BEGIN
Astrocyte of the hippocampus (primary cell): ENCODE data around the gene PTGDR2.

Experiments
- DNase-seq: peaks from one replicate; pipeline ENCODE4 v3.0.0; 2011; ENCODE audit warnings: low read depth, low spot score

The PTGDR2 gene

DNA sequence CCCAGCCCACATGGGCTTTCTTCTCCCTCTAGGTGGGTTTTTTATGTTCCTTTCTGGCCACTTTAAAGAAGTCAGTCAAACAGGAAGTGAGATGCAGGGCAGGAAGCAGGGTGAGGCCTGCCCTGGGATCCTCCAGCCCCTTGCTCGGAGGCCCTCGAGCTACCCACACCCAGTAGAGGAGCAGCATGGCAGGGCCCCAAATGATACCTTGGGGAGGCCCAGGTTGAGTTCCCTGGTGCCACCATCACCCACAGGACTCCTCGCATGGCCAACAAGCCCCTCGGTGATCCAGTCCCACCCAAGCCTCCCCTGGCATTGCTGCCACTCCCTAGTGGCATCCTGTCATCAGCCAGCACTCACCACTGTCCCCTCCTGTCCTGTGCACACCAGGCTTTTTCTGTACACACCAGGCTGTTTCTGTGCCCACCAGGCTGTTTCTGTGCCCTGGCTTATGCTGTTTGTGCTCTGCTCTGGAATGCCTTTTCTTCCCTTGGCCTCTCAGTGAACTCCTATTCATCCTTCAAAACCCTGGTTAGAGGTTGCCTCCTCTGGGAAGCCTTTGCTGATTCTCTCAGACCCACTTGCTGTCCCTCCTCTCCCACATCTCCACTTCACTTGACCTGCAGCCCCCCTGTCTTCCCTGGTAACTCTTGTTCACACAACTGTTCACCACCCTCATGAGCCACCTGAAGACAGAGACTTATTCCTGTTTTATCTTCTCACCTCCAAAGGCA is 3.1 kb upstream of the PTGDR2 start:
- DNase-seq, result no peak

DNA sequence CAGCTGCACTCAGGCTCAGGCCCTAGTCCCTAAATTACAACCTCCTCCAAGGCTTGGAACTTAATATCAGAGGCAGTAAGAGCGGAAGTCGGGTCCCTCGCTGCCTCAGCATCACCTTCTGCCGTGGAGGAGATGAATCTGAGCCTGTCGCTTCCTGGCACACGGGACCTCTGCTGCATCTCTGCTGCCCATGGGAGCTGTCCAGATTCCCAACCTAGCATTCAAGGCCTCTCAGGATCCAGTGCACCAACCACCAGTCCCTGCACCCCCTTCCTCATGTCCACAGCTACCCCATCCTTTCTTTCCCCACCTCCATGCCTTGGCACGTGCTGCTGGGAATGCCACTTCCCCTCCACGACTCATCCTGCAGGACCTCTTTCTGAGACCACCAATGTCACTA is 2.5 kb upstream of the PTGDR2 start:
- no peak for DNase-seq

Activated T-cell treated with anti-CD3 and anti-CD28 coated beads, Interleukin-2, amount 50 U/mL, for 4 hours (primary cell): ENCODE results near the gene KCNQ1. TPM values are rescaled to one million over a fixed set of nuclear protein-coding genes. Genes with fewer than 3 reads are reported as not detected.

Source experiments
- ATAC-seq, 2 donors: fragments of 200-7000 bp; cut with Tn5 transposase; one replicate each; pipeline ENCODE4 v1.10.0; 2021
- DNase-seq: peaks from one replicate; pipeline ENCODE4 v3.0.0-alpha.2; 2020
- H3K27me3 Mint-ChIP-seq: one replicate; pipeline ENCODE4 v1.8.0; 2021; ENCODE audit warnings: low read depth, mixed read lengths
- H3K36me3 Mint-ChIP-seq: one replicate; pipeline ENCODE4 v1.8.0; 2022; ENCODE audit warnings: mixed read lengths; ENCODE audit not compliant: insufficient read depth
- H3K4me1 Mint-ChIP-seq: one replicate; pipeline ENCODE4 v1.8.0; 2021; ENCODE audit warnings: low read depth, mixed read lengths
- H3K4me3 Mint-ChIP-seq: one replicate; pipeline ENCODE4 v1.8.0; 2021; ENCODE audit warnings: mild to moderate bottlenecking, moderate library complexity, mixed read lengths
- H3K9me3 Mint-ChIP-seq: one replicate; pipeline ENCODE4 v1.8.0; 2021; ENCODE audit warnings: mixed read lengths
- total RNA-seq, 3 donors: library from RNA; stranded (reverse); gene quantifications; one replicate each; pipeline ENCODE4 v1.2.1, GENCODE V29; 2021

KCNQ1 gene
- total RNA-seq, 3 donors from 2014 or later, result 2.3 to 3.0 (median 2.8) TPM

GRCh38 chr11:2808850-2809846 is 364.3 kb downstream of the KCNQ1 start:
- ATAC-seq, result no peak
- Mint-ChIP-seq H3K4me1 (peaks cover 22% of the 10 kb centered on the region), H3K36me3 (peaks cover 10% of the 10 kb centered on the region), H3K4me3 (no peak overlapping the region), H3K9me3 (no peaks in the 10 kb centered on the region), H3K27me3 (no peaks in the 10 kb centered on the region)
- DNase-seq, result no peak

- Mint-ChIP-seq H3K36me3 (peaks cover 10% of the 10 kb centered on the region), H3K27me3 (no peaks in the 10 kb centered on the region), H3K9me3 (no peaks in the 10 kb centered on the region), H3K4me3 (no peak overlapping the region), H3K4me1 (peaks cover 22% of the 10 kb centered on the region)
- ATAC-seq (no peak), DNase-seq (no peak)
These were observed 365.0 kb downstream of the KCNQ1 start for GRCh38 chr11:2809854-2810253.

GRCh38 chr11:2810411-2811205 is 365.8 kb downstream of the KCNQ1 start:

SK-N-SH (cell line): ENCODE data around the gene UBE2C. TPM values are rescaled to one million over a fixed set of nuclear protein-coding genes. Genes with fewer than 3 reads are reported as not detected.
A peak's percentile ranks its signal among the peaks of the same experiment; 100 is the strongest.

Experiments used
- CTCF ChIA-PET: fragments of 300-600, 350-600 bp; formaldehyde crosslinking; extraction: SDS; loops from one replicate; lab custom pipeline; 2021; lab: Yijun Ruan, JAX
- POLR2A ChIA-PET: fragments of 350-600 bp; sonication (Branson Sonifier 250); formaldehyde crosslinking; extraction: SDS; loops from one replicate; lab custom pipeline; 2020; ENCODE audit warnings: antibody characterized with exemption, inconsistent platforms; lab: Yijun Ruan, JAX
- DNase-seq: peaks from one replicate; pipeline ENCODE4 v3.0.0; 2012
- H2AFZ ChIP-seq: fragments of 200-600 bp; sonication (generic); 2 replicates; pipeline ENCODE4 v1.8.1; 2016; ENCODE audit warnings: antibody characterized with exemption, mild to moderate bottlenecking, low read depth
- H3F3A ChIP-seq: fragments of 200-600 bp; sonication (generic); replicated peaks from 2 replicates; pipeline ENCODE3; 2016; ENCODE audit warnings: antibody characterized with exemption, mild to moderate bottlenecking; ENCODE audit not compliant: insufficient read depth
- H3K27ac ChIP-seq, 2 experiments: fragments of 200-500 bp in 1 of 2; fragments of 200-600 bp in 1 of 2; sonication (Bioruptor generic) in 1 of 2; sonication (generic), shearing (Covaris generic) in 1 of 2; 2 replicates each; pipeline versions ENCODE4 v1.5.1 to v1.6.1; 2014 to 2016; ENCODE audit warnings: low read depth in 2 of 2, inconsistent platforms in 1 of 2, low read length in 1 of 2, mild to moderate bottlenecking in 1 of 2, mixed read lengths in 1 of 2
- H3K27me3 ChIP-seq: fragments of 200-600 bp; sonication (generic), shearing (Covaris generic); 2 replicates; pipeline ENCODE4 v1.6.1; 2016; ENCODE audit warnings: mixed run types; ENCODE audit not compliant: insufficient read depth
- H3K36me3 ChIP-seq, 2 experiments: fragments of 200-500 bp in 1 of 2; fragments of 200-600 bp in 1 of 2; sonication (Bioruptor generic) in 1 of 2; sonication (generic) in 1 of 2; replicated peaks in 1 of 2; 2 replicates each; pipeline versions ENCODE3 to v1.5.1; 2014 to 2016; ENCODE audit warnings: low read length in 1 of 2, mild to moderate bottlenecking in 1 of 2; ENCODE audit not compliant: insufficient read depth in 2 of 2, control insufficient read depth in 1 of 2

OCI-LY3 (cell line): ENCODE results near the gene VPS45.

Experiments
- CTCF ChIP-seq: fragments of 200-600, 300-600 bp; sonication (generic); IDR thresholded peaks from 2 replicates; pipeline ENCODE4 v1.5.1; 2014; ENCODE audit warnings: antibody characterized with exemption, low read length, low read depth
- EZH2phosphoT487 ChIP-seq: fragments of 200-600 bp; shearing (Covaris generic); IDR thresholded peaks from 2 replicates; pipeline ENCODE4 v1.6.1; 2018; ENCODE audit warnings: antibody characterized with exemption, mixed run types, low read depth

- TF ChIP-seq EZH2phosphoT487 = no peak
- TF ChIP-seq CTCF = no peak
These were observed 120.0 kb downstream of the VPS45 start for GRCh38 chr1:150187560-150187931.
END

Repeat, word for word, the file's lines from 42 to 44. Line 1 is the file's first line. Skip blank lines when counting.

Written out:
- CTCF ChIP-seq: fragments of 200-600, 300-600 bp; sonication (generic); IDR thresholded peaks from 2 replicates; pipeline ENCODE4 v1.5.1; 2014; ENCODE audit warnings: antibody characterized with exemption, low read length, low read depth
- EZH2phosphoT487 ChIP-seq: fragments of 200-600 bp; shearing (Covaris generic); IDR thresholded peaks from 2 replicates; pipeline ENCODE4 v1.6.1; 2018; ENCODE audit warnings: antibody characterized with exemption, mixed run types, low read depth

- TF ChIP-seq EZH2phosphoT487 = no peak